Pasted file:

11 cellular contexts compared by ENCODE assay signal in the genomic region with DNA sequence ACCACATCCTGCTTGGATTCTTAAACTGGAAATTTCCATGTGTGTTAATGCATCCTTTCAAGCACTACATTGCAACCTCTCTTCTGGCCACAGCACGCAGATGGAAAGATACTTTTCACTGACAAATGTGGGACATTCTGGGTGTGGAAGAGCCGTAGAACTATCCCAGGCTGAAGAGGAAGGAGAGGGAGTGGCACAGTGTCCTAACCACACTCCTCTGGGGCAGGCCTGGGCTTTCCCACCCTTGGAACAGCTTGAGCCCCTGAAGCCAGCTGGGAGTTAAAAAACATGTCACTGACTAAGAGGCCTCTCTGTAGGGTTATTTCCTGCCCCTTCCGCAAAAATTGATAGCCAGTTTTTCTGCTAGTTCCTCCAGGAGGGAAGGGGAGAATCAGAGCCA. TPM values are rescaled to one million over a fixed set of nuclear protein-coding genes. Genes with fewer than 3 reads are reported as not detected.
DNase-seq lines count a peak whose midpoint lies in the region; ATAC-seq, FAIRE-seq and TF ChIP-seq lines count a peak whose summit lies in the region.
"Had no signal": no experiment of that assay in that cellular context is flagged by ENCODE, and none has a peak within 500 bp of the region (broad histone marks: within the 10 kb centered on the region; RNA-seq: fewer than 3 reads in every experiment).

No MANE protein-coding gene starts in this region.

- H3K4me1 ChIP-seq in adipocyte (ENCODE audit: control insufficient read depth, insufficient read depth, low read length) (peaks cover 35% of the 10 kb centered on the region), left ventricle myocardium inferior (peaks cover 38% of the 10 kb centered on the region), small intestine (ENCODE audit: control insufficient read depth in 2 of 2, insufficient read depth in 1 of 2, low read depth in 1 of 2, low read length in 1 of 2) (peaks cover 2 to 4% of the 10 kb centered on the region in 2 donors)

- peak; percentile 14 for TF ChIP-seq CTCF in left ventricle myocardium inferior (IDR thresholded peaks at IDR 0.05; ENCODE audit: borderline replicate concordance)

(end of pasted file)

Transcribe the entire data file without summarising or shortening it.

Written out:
11 cellular contexts compared by ENCODE assay signal in the genomic region with DNA sequence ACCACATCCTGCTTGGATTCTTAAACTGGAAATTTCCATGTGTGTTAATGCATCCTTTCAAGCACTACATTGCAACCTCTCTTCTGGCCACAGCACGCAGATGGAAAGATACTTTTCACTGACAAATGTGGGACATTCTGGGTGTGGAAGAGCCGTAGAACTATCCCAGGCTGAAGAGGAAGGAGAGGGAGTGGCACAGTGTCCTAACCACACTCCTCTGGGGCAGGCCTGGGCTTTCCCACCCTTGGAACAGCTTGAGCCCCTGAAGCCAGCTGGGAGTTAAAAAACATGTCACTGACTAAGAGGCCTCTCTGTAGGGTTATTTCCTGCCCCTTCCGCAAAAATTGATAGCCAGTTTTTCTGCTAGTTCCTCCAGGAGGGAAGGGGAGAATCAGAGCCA. TPM values are rescaled to one million over a fixed set of nuclear protein-coding genes. Genes with fewer than 3 reads are reported as not detected.
DNase-seq lines count a peak whose midpoint lies in the region; ATAC-seq, FAIRE-seq and TF ChIP-seq lines count a peak whose summit lies in the region.
"Had no signal": no experiment of that assay in that cellular context is flagged by ENCODE, and none has a peak within 500 bp of the region (broad histone marks: within the 10 kb centered on the region; RNA-seq: fewer than 3 reads in every experiment).

No MANE protein-coding gene starts in this region.

- H3K4me1 ChIP-seq in adipocyte (ENCODE audit: control insufficient read depth, insufficient read depth, low read length) (peaks cover 35% of the 10 kb centered on the region), left ventricle myocardium inferior (peaks cover 38% of the 10 kb centered on the region), small intestine (ENCODE audit: control insufficient read depth in 2 of 2, insufficient read depth in 1 of 2, low read depth in 1 of 2, low read length in 1 of 2) (peaks cover 2 to 4% of the 10 kb centered on the region in 2 donors)

- peak; percentile 14 for TF ChIP-seq CTCF in left ventricle myocardium inferior (IDR thresholded peaks at IDR 0.05; ENCODE audit: borderline replicate concordance)